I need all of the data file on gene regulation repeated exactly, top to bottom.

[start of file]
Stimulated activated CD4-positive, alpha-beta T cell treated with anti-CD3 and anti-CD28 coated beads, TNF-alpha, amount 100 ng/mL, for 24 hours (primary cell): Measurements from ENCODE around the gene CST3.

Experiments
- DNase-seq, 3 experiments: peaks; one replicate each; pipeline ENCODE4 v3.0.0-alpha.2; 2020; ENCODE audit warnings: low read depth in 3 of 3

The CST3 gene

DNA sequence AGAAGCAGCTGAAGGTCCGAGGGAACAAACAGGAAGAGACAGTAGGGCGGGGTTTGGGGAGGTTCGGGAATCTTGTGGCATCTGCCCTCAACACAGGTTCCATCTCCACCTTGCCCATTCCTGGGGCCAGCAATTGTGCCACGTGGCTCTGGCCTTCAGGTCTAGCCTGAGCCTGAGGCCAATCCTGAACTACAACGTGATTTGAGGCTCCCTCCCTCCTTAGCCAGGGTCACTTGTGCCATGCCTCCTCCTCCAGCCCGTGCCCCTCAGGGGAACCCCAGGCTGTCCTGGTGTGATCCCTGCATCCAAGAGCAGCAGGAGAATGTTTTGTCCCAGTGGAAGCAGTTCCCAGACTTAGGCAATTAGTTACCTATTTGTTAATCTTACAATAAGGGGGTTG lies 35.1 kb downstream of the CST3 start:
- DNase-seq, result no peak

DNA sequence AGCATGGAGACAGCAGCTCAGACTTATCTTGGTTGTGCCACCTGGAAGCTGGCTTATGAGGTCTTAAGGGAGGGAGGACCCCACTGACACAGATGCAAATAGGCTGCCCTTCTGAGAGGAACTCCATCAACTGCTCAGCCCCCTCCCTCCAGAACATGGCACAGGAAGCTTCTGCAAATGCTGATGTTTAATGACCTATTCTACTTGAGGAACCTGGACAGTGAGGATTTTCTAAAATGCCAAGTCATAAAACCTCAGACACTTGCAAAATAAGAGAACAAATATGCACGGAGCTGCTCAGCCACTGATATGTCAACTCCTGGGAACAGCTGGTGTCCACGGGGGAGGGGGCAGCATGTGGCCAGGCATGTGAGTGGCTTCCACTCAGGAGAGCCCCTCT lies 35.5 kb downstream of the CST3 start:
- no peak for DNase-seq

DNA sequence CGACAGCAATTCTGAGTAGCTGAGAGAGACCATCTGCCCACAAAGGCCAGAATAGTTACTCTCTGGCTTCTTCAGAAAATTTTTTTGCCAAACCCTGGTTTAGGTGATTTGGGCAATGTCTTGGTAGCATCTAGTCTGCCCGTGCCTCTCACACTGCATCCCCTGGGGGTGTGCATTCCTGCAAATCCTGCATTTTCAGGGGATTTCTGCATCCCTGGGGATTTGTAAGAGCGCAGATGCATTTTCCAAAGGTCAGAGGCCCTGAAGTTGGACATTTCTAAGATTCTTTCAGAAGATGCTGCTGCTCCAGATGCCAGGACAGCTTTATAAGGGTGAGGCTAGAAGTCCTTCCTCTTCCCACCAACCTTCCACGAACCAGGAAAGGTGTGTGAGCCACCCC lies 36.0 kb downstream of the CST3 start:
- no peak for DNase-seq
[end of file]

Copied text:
Stimulated activated CD4-positive, alpha-beta T cell treated with anti-CD3 and anti-CD28 coated beads, TNF-alpha, amount 100 ng/mL, for 24 hours (primary cell): Measurements from ENCODE around the gene CST3.

Experiments
- DNase-seq, 3 experiments: peaks; one replicate each; pipeline ENCODE4 v3.0.0-alpha.2; 2020; ENCODE audit warnings: low read depth in 3 of 3

The CST3 gene

DNA sequence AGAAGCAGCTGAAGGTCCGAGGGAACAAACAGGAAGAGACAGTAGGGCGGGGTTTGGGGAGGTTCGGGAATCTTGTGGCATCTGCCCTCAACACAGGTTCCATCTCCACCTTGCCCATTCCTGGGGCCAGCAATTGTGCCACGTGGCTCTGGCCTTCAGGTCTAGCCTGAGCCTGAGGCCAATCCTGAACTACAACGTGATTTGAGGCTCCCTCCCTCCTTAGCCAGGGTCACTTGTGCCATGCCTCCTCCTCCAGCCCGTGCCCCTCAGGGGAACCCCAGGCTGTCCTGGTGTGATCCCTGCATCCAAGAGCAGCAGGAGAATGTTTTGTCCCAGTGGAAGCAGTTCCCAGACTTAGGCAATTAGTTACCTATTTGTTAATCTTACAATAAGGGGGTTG lies 35.1 kb downstream of the CST3 start:
- DNase-seq, result no peak

DNA sequence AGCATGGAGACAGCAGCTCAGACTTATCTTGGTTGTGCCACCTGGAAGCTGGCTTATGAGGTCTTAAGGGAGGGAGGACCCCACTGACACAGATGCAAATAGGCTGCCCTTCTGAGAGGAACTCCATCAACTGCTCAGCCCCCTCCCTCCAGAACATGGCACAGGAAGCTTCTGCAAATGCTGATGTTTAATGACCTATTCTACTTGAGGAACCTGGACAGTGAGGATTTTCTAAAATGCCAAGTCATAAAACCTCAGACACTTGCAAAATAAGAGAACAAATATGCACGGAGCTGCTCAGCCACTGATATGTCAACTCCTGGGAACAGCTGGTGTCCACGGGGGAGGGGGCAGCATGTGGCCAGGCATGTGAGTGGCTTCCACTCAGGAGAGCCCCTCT lies 35.5 kb downstream of the CST3 start:
- no peak for DNase-seq

DNA sequence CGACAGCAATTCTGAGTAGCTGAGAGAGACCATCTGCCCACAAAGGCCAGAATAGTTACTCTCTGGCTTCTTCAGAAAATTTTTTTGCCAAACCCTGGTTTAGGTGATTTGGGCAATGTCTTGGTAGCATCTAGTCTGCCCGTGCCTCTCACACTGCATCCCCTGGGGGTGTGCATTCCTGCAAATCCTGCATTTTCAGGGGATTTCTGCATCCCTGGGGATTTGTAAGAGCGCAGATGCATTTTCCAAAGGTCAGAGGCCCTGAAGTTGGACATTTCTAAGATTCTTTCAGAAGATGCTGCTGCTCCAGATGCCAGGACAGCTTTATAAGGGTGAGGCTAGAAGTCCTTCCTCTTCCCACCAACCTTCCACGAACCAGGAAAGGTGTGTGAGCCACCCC lies 36.0 kb downstream of the CST3 start:
- no peak for DNase-seq